In the new DAC generation the USB port is foundamental for the reproduction of the hi-res digital formats. Standard digital audio transmission protocol like SPDIF and AES/EBU are limited in the signal transmission. USB port allows the connection of the DAC at a computer or a media transport for the reproduction of hi-res music in PCM and DSD formats.
The USB port is born for a computer use so is not perfect for an audiophile use. In our implementation we solve the problems with some technical solutions acheiving the best from this connection. The advantage of the USB port is the speed. A USB port 2.0 have a maximum transfer rate of 480Mbit/s. The speed is enough to transfer the very high resolution two channel audio without a channel saturation. What are the problems in an audiophile implementation? It is easy: we want to send at the DAC chip a time perfect digital signal, a signal without jitter. The PC is a perfect jitter machine, so it is necessary a technical solution to avoid this problem. Some years ago the first USB digital audio transmissions are based on the USB1.1; the max channel speed is 12Mbit/s good to transfer 96kHz-24bit. The quality is very poor since the data speed is near the limit of the channel transmission speed. The protocol for the signal transmission is isochronous using the time reference of the PC so higly jittered.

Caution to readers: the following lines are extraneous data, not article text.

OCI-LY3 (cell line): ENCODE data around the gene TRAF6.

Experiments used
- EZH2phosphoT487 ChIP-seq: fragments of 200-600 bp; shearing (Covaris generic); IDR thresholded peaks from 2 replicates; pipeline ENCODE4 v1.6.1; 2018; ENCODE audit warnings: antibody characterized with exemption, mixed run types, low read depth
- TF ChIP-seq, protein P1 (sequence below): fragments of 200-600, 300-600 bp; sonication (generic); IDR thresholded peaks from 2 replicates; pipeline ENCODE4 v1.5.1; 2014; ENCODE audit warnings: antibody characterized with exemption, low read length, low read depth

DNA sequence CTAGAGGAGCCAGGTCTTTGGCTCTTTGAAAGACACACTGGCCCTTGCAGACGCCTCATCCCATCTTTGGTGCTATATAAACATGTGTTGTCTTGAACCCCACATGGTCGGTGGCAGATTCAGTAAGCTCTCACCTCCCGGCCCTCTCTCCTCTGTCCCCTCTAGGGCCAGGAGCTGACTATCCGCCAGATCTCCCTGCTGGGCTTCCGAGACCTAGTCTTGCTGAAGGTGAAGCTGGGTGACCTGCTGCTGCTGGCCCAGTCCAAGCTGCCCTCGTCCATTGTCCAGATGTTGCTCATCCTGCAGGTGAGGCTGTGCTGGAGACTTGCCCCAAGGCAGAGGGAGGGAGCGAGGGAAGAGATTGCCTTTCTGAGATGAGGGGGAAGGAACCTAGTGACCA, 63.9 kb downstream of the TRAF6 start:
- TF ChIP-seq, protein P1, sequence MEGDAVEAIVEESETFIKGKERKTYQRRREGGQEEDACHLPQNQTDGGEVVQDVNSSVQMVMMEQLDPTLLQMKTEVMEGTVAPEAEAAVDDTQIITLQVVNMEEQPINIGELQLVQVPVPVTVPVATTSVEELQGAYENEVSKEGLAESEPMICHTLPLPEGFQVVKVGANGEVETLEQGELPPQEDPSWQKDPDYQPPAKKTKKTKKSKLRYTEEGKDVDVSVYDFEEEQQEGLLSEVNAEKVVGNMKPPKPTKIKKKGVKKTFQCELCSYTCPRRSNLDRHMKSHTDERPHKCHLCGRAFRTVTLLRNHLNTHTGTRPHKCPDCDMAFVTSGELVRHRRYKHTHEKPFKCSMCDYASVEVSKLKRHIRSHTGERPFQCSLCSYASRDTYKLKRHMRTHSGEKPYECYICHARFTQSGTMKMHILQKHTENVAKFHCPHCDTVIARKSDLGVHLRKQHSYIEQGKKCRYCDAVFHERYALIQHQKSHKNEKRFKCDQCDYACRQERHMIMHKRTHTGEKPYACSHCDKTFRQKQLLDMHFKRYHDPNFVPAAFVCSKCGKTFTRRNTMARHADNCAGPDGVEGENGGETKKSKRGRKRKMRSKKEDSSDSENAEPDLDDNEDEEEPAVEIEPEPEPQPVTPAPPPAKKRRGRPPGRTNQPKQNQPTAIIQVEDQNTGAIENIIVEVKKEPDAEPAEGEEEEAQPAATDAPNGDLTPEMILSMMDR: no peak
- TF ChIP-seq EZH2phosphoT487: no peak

The use of a USB2.0 interface change the way to transfer the signal; the higher USB channel speed allows the asynchronous transmission. The data are sent in packets at 480Mbit/s and the channel is unused for most of the time since the data rate is a fraction of the maximum channel speed. If there is an error in the signal reception, the USB receiver require a new retransmission of the corrupted packet. This is possible since the USB bus is free between two transmissions of packets. Another detail is that the data transmission is required from the USB receiver only when the previous data packet was processed.
But what is the strategy to control the jitter?
Asyncronous transmission at high speed allows to transmit and receive a packet of data in a very small fraction of time. At the USB receiver on board of the DAC unit the data are sent at a F.I.F.O. memory (First In First Out) and recovered at the output with the precision of a reference clock.
In this way the jitter of the received signal is equal at the jitter of the reference clock on board. We are not more related at the PC precision in transmission. What is only necessary for a perfect transmission is to don’ t lost data packets; this task is accomplished by the driver.